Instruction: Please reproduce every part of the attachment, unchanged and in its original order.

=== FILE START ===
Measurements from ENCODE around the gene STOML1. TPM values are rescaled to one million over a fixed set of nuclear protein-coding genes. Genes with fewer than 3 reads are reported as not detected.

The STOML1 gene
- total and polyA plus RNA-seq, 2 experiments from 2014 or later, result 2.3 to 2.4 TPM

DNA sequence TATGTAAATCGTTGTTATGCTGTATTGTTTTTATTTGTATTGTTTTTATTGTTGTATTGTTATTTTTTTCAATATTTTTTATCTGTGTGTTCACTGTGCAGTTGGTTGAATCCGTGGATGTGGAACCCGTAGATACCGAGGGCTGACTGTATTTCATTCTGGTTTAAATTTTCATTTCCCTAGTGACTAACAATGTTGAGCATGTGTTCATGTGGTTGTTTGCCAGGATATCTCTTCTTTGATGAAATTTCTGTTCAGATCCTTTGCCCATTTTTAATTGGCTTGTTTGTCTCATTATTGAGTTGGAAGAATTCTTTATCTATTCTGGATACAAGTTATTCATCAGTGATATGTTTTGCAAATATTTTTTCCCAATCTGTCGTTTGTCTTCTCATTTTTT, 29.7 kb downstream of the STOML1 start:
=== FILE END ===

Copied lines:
Measurements from ENCODE around the gene STOML1. TPM values are rescaled to one million over a fixed set of nuclear protein-coding genes. Genes with fewer than 3 reads are reported as not detected.

The STOML1 gene
- total and polyA plus RNA-seq, 2 experiments from 2014 or later, result 2.3 to 2.4 TPM

DNA sequence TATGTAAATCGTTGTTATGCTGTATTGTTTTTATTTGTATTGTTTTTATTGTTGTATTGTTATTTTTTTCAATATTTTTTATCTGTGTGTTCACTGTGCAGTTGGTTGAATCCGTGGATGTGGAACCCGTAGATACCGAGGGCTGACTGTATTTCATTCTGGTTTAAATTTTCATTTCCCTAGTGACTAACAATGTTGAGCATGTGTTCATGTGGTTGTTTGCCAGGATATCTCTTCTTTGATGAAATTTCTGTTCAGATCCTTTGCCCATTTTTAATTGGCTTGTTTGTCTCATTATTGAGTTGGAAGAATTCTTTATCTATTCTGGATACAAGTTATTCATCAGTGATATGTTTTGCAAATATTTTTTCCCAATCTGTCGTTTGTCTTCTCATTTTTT, 29.7 kb downstream of the STOML1 start: